It’s almost February, which for many of us Canadian gals means making a packing list for our next vacation and starting to countdown the days until take-off. For many unfortunate souls, part of preparation means doing what we can to make sure we DO NOT GET A UTI on the trip. All it takes is one traumatizing spring break trip in 3rd year and you’re loading up your long weekend bag with enough vitamin C to turn your hair orange.
Urinary Tract Infections are caused by bacteria overwhelming our body’s defenses and multiplying. Breaks in our routine – and a few extra shots of tequila – can increase the already sizable risk. Add in a nature hike that turns into an overnight vision quest, or a never-ending, never-showering flight, and it’s easy to see why our basic defenses struggle when we're on vacay.
So here are 6 things to add to that go-bag to help make sure your next trip down under doesn’t involve an infection down there.
Maybe it’s a girls weekend and nobody needs to know, but keeping your panties fresh can be the difference between UTI and UT-deny (1).
The type of underwear can also have an impact. Silk and polyester can trap moisture and bacteria in that all-important region. And remember, UTIs are caused by bacteria so keeping bacteria away from your urethra is super important. Bonus points if it’s loose and breathable to help keep everything fresh and dry.
Of course, rock that new thong by the pool, but maybe don’t wear it for 32 hours straight!
No, not that liquid courage. They’ll have plenty of that at the pool bar. This is about going-when-you-gotta-go. First, urine is a good environment for bacteria to multiply. And second, peeing flushes the bacteria out. So no matter how much fun you’re having, just pee when you need to, and don’t rush. Get it all out! (2)
You’ve probably heard all about wiping from front to back. That’s because we don’t want fecal matter, and the E. Coli bacteria that's in it, to get near our urethra. So pack your favourite sanitary wipe and travel pouch in your bag to help keep things fresh. A little clense now and then can go a long way, and keep you feeling fresh and fine!
Quick tip: for your stock up, consider the baby aisle. Moms and the products that cater to them have this figured out. You can get a bunch of wipes with all variations of scent free, irritation free, and designed for the most sensitive areas of the most sensitive humans.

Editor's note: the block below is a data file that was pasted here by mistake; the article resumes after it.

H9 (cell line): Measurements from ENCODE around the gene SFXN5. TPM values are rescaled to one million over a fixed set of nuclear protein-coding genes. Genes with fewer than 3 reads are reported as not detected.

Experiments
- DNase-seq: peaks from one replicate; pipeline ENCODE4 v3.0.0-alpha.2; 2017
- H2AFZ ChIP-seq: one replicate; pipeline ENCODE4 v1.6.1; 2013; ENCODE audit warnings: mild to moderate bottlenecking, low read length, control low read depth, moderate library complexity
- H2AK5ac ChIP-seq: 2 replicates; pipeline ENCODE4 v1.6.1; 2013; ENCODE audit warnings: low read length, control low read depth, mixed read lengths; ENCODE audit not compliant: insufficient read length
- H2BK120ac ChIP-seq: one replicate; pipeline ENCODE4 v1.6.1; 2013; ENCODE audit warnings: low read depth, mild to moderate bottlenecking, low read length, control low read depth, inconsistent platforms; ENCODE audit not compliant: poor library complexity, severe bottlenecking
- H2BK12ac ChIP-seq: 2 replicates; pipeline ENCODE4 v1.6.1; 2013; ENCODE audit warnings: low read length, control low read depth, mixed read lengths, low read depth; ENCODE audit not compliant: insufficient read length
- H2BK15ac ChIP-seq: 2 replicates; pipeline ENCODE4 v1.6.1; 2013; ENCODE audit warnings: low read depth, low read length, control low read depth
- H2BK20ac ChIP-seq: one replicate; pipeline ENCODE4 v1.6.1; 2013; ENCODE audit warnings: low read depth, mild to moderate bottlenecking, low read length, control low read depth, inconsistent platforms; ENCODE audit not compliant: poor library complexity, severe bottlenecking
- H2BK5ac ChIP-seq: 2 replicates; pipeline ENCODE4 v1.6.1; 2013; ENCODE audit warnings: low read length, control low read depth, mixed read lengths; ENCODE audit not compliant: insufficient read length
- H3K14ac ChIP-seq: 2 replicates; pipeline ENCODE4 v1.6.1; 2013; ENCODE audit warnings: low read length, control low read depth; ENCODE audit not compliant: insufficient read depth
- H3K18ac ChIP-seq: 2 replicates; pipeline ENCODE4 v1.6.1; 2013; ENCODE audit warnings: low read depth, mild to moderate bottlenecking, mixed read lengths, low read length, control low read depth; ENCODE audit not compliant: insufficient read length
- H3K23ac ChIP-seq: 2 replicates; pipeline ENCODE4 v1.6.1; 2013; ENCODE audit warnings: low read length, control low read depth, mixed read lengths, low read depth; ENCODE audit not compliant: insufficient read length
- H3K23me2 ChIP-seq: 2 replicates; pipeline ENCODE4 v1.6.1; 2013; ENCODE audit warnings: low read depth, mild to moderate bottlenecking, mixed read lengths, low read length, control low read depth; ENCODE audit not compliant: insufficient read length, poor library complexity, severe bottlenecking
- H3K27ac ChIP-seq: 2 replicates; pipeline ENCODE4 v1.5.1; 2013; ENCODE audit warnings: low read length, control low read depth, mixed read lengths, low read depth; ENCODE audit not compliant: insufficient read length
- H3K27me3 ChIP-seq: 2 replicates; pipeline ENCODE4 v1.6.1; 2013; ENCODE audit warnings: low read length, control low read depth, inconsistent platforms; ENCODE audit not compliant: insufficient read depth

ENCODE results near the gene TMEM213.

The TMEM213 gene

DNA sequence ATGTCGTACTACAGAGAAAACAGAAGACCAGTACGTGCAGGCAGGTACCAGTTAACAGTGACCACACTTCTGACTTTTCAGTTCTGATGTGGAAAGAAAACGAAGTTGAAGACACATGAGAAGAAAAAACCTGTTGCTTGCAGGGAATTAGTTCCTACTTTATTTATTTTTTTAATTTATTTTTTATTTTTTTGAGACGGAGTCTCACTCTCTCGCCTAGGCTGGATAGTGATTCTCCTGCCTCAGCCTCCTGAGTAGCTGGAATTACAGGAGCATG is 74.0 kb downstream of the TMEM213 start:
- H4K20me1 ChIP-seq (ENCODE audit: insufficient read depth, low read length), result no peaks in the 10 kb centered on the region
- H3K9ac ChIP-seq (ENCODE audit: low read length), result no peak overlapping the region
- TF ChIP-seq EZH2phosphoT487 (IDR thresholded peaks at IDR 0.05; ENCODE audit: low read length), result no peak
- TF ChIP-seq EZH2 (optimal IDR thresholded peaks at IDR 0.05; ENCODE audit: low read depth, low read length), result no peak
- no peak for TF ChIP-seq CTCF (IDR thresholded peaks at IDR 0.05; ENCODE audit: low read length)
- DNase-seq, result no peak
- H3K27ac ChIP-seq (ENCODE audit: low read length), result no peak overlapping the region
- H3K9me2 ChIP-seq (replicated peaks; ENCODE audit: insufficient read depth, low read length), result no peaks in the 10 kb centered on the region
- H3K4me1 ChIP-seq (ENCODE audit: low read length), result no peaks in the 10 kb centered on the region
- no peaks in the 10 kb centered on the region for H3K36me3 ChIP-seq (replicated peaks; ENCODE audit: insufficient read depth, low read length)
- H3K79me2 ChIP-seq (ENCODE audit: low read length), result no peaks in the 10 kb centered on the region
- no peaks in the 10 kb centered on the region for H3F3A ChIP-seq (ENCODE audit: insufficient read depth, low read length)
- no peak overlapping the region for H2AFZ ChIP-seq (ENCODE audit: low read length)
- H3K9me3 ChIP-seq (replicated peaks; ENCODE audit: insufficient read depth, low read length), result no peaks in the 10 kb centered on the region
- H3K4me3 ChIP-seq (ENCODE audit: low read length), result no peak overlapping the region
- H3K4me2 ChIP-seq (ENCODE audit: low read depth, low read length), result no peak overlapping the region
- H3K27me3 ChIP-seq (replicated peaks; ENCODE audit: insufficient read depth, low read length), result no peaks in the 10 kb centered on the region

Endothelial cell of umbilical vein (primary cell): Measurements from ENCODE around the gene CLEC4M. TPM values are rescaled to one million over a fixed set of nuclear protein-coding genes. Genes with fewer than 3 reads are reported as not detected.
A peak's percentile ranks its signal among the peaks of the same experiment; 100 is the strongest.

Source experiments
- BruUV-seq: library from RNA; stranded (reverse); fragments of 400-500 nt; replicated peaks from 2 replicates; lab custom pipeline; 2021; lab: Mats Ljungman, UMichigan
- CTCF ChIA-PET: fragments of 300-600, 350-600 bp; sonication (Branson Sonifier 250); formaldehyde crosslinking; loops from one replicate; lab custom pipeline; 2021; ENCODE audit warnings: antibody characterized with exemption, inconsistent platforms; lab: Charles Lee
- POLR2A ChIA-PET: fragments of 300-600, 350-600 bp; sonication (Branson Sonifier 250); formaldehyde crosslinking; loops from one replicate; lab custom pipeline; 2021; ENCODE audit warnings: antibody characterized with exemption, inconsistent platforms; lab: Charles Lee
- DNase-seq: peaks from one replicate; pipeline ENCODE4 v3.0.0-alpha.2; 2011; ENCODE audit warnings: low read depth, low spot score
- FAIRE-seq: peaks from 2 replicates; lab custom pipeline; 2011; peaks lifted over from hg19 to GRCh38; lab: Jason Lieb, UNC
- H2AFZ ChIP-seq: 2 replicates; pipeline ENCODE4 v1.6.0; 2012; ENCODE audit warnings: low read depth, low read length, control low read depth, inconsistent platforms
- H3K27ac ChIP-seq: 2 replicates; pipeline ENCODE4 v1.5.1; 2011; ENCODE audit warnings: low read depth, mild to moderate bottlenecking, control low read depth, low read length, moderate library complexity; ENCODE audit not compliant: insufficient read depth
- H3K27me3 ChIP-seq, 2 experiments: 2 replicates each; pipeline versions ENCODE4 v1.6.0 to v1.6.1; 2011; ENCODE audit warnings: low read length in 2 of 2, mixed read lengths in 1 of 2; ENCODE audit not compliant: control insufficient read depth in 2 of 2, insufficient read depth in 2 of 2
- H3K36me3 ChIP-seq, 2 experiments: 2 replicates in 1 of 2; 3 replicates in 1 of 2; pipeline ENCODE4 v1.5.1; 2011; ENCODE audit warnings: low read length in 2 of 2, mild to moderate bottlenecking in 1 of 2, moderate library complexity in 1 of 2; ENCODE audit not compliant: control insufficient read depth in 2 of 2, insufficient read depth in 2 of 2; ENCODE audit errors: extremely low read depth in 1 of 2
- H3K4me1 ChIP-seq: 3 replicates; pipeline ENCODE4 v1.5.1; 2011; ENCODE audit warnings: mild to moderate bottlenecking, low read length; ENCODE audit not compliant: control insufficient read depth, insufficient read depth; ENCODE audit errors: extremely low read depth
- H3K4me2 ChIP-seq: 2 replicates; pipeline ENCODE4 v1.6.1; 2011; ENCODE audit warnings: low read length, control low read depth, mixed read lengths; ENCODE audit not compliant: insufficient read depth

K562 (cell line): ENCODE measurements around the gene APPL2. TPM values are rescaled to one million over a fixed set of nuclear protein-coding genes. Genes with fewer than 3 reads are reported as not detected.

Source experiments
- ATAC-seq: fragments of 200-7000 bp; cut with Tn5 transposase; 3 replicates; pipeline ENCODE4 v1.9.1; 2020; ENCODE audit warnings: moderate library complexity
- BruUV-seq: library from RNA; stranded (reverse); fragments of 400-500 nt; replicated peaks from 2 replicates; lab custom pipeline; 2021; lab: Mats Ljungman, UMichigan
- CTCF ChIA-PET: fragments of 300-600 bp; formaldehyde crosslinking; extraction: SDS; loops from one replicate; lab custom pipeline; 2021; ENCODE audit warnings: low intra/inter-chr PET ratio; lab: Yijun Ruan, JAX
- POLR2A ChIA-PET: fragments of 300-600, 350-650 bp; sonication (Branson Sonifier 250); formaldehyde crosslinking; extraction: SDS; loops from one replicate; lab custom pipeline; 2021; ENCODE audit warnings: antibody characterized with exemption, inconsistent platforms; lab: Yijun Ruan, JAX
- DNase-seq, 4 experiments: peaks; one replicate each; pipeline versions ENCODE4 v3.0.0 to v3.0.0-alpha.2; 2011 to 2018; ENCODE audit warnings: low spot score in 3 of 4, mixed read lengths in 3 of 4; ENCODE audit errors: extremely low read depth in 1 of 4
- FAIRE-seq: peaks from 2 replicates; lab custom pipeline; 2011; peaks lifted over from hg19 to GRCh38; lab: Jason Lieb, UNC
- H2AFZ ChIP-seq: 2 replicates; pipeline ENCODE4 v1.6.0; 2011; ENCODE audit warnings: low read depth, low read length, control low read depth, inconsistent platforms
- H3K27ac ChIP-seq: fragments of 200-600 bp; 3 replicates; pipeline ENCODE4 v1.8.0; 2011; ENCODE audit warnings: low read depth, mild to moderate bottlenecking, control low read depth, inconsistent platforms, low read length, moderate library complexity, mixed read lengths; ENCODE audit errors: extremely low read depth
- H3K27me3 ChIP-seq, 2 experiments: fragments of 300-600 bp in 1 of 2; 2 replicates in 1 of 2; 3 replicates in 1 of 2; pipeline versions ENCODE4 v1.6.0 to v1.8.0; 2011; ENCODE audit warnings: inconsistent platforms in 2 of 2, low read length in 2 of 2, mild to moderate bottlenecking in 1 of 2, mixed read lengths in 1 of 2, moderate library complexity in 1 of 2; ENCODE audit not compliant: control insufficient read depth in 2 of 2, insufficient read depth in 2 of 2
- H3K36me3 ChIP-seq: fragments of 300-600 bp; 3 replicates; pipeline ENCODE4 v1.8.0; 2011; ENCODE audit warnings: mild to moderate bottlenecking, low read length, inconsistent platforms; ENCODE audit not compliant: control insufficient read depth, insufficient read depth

Spermicides and diaphragms can irritate some girls, creating a more hospitable environment for bacterial infections. Of course, birth control pills have also been attributed to an increased risk of UTIs given the impact on hormone levels, so there isn’t a right approach for everyone here (3, 4, 5).
Basically, condoms without spermicides seem to the safest way to go from a UTI perspective as there is a lower risk of irritation, but it’ll be different for everyone. So bring what you know works for you, and be extra careful about what other people bring into the bed with them!
You need to stay hydrated! This is just good life advice, but for UTIs, it’s extra important. You need to pee to empty the bladder and flush bacteria out, and you need water to pee. And hey, it doesn’t hurt with the hangover either. ; )
Mingo UTI drink mix should really be #6, #7, and #8. Most importantly, Mingo is formulated around a therapeutic dose of d-mannose (2,000 mg) which actively prevents bacteria from sticking to the urinary tract and causing infections. It’s like those cranberry pills you used to take, but it actually works.
One stick of Mingo also contains Vitamin C to boost your immune system and Vitamin B6 to promote peeing, completing the triple threat. It also tastes delish, so feel free to mix a little vodka in there – we won’t tell anyone – but not too much, alcohol (and caffeine) can dehydrate you which works against everything we’ve talked about!
Questions? Comments? Collaboration ideas? Let's chat!
(1) "8 Most Common Causes Of UTIs.” Prevention, Prevention, 2017.
(2) Rettner, Rachael. “Urinary Tract Infection: Causes, Symptoms & Treatment.” LiveScience, Purch, 14 Aug. 2017.
(3) “Is the Diaphragm Safe? | See If the Diaphragm is Right for You.” Planned Parenthood.
(4) Takahashi, MD M. “Bacteriuria and Oral Contraceptives.” JAMA , American Medical Association, 18 Feb. 1974.
(5) Dienye PO, Gbeneol PK. Contracep on as a risk factor for urinary tract infection in Port Harcourt, Nigeria: A case control study. Afr J Prm Health Care Fam Med. 2011;3(1), Art. #207, 4 pages. doi:10.4102/phcfm.v3i1.207.